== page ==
What Are the Best and Worst Times to Drive This Fourth of July Weekend?

Don't spend your holiday stuck in traffic

A curious dog in the looking out from the backseat of a car that's stuck in traffic
Planning to road trip this Fourth of July weekend? Read these tips first.

As Fourth of July weekend draws near, travel is shaping up to be what we thought it would: utter lunacy.

Per AAA‘s forecast, more than 47.9 million Americans are reportedly taking trips this week, for what is expected to be the second-busiest Independence Day for travel since 2000. Meanwhile, on Sunday, TSA screened 2,462,097 passengers — making it the single busiest travel day since February of 2020. As Sean Cudahy points out at The Points Guy, “nine of the ten busiest days for air travel passenger volume since March 2020 have come in the last month — and the majority of those days fell in the last week or two.” In short, it’s going to be a banner week for travel.

That said, it also looks like we may be gearing up for a banner week where cancellations and delays are involved, too. On Monday morning, according to tracking site FlightAware, nearly 750 flights across the U.S. had been canceled before before 1:00 p.m., presumably as a result of the ongoing staffing shortages the industry is currently facing (pilots, flight crews and air traffic controllers among them).

The good news (depending on how you look at it) is that the overwhelming majority of travelers — a record-breaking 42 million, in fact — are still expected to drive, despite the national average price for a gallon of gas hovering around $5. As such, drivers within major metro areas (namely Atlanta, Boston, Chicago, Detroit, Houston, Los Angeles, New York, San Francisco, Seattle and D.C.) should obviously be prepared for some congestion.

“We expect nationwide travel times to increase about 50% compared to normal. Drivers around major metro areas must be prepared for significantly more delays,” Bob Pishue, transportation analyst at INRIX, said. “Knowing when and where congestion will build can help drivers avoid the stress of sitting in traffic. Our advice is to avoid traveling on Thursday and Friday afternoon.”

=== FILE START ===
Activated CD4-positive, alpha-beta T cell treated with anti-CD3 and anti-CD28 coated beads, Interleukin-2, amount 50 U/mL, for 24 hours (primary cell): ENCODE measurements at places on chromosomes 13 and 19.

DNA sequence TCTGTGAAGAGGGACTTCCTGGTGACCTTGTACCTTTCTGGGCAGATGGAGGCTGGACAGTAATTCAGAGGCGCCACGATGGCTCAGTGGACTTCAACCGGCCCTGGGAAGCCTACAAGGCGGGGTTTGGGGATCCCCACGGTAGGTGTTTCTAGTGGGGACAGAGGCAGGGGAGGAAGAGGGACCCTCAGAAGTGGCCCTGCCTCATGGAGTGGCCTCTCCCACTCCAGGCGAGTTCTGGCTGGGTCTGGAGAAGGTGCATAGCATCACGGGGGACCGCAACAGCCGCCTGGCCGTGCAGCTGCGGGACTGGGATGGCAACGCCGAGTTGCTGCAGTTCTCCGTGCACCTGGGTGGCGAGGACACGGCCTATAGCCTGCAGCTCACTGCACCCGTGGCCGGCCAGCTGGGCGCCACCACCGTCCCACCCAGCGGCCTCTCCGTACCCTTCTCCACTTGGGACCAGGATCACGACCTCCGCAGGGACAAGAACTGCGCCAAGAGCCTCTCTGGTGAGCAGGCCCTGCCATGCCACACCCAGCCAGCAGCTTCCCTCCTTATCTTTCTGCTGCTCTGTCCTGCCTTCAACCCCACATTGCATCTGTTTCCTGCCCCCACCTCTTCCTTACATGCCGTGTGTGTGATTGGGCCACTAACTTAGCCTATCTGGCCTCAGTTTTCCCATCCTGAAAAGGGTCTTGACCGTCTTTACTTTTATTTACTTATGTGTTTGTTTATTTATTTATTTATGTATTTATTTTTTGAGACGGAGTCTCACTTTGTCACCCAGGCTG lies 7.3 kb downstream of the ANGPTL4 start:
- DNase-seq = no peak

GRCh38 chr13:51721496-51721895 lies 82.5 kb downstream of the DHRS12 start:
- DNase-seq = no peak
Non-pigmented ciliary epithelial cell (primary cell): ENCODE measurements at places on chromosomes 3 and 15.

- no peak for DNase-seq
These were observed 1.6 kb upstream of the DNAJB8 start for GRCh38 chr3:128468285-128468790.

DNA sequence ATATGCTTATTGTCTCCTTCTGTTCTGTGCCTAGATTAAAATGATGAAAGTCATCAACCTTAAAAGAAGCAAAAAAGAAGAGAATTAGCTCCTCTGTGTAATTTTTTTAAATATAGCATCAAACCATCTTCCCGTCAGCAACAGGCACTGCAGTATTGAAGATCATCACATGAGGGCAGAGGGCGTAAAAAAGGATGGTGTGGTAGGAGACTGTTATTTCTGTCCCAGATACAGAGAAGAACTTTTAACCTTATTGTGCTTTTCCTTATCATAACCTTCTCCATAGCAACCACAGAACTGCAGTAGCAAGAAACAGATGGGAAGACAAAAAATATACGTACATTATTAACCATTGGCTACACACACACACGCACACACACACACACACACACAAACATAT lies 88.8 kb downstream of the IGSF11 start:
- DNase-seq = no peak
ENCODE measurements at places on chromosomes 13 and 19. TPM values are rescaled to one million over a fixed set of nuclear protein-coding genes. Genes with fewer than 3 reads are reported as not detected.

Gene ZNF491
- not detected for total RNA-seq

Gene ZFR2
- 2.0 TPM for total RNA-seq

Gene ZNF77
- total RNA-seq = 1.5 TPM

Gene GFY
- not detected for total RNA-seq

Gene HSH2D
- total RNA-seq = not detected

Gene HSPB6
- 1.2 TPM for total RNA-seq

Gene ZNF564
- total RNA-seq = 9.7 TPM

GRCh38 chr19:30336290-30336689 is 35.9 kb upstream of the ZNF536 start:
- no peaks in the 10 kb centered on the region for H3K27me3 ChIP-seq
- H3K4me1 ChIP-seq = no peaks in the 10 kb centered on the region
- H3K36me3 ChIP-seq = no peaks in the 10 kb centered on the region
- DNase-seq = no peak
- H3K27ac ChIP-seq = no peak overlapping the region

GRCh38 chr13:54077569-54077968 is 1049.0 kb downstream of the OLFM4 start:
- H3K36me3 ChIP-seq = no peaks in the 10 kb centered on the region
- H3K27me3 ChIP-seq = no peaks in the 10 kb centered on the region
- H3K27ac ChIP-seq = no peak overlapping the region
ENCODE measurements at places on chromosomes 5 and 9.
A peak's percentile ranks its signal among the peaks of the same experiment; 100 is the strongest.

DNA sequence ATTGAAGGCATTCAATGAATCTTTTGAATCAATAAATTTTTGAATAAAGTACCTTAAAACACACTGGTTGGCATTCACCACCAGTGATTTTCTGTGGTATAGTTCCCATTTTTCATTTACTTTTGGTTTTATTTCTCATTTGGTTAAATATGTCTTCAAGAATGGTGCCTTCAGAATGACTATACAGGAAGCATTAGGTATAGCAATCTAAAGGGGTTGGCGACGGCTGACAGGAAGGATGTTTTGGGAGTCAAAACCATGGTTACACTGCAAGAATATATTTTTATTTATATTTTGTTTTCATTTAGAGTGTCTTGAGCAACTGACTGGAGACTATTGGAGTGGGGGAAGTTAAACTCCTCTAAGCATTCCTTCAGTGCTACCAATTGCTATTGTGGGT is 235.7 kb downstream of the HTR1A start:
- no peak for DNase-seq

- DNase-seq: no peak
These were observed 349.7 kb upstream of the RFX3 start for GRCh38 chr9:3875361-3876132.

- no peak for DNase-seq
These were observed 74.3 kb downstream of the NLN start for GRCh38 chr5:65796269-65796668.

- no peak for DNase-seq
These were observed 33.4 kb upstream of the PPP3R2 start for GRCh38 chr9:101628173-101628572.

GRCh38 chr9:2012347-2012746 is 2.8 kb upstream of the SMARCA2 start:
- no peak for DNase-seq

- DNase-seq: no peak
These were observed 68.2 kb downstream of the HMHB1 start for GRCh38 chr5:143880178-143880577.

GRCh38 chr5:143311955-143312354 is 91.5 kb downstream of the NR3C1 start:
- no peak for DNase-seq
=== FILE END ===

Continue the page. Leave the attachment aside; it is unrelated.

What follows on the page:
If you’re driving, chances are you have a little more leeway as far as arrivals and departures go, but there are still a few things to keep in mind before you hit the road this week:

  • The worst time to be on the road on Thursday is going to be between 2 to 8 p.m. The best time to leave is before 7 a.m. or after 8 p.m.
  • Friday is going to be the worst day for drivers, but if you must: leave before 10 a.m. or after 9 p.m. It’s going to be pretty congested 12 to 9 p.m.
  • On Saturday, the busiest travel times are anticipated to be 2 to 4 p.m. Anytime before 12 p.m. or after 7 p.m. is going to be preferable.
  • On Sunday and Monday, things are expected to return to normal (most people don’t tend to travel on the 4th).

Wondering where people are headed this July 4th? According to AAA booking data, the top destinations this Independence Day weekend are expected to be Orlando, FL; New York, NY; Seattle, Washington; Anaheim, CA; Anchorage, AK; Ft. Lauderdale, FL; Las Vegas, NV; Honolulu, HI; Denver, CO; and Chicago, IL.

Whether you’re flying or driving, the best any of us can do is come prepared. Get to the airport early (like, very early), carry on, have a contingency plan, have all manner of accommodations and methods of transportation booked in advance, and avoid peak travel times. And, if you can help it, don’t be a jerk.


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